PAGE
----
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The year 2019 will be  a busy and exciting year, as key new technologies begin finding their way into real, useful applications. The smartphone will still be our central tech device by the end of next year, but as augmented reality and wearables progress, we’ll sense more and more that a new paradigm in personal computing is around the corner. That will be helped along by enabling technologies such as 5G networks, which will be stretching far and wide by the end of 2020. And, artificial intelligence will become infused in all kinds of products, allowing gadgets and services to subtly begin to anticipate our wants. The smartphone will still be our central tech device by the end of next year, but as augmented reality and wearables progress, we’ll sense more and more that a new paradigm in personal computing is around the corner. Technologies like self-driving vehicles and robot assistants are under development. Soon, these and the other exciting technologies described below will go mainstream, changing the world in the process: 1) Voice Assistants: Thanks to the power of artificial intelligence (AI), voice assistants will grow increasingly helpful. Voice assistants are making a significant impact in markets across the globe, and some observers expect that in the future we will communicate with technology through voice rather than text. 2) Augmented and Virtual reality: Advances in Augmented Reality (AR), Virtual Reality (VR), and Mixed Reality (MR), all of which can be summarized in R+, will continue to be at the forefront of attention during 2019 with some fascinating new practical applications for industries 3) Blockchain Technology:  In 2019, to the delight of organizations, Blockchain is going to bring the first enterprise...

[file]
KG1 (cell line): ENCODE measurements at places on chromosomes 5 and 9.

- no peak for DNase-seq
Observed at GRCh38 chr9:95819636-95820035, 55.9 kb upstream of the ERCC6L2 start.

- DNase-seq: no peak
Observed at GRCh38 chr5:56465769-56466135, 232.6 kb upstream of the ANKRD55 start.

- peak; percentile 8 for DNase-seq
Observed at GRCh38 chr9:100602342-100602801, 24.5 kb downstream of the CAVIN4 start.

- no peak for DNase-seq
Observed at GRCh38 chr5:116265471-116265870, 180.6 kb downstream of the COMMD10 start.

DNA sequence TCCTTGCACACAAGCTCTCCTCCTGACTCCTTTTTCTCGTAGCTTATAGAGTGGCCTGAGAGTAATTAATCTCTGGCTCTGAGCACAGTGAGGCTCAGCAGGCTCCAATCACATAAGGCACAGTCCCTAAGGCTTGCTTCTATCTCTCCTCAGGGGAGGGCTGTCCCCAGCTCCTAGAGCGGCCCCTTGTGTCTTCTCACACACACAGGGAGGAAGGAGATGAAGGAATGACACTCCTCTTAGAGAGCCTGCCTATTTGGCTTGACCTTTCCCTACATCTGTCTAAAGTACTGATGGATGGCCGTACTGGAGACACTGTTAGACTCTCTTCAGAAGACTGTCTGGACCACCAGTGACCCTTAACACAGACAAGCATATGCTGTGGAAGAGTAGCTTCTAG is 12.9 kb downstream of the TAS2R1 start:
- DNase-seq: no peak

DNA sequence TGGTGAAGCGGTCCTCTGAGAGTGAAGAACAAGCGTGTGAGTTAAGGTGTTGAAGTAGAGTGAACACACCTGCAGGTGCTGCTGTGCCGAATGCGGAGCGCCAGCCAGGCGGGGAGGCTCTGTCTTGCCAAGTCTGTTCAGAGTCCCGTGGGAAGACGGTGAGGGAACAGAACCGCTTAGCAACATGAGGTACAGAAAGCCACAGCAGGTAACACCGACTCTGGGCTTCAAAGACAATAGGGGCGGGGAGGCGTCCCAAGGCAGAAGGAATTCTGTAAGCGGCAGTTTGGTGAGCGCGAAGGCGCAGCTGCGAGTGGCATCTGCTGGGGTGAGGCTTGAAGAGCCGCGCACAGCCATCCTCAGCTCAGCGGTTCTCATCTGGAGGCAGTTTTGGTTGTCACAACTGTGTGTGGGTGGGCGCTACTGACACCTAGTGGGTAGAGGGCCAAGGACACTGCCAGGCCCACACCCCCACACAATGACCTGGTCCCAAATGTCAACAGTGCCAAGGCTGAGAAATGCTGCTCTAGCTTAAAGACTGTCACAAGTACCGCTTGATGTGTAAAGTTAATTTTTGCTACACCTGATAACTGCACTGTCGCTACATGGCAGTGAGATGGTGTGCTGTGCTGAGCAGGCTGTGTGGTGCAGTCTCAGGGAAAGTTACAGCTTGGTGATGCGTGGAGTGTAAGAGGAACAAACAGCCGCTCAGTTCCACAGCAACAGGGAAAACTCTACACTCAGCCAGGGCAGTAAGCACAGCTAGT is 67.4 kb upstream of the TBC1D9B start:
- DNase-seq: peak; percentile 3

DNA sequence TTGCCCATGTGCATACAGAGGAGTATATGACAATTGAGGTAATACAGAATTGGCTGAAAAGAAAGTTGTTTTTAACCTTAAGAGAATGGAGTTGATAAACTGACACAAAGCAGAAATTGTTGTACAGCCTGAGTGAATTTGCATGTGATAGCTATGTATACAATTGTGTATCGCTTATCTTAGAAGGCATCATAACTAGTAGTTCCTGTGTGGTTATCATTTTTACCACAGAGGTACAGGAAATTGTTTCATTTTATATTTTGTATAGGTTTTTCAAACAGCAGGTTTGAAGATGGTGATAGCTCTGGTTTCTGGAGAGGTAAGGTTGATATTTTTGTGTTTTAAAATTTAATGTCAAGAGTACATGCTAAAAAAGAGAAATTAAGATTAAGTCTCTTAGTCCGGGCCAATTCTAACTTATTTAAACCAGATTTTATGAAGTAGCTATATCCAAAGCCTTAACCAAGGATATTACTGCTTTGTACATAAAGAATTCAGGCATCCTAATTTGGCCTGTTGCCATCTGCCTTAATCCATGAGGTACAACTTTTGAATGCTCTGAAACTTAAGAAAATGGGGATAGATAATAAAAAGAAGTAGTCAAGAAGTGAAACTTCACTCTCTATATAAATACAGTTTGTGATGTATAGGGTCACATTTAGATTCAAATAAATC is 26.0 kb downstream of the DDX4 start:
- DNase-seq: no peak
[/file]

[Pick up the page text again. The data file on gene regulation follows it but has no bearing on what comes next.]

Financial Inclusion is a state where financial services are delivered by a range of providers, mostly the private sector, to reach everyone who could use them. Specifically, it means a financial system that serves as many people as possible in a country. In recent time, financial Inclusion has assumed a critical development policy priority in many countries, particularly in developing economies. (cbn.gov.ng). Financial inclusion means that individuals and businesses have access to useful and affordable financial products and services that meet their needs – transactions, payments, savings, credit and insurance – delivered in a responsible and sustainable way- (worldbank.org). With the aim to “make financial services accessible at affordable costs to all individuals and businesses, irrespective of net worth and size respectively”, financial inclusion is important for the development of any economy. It means that people who have better access to financial services through traditional, bank accounts and digital payments have greater control over their money, and their savings, securing business loans, insurance and are better prepared for financial emergencies.  Also, this would provide the possibilities for the creation of a large depository of savings, investable funds, investment and therefore global wealth generation. In other words, access to financial services, that are well suited for low-income earners promote enormous capital accumulation, credit creation and investment boom. Over the years, the government and monetary authorities have introduced varying policies aimed at deepening financial inclusion within the economy. The policies ranged from various institutional involvements such as the establishment of community and microfinance banks to specific policies and programs designed to facilitate access of the financially excluded to formal financial services. The...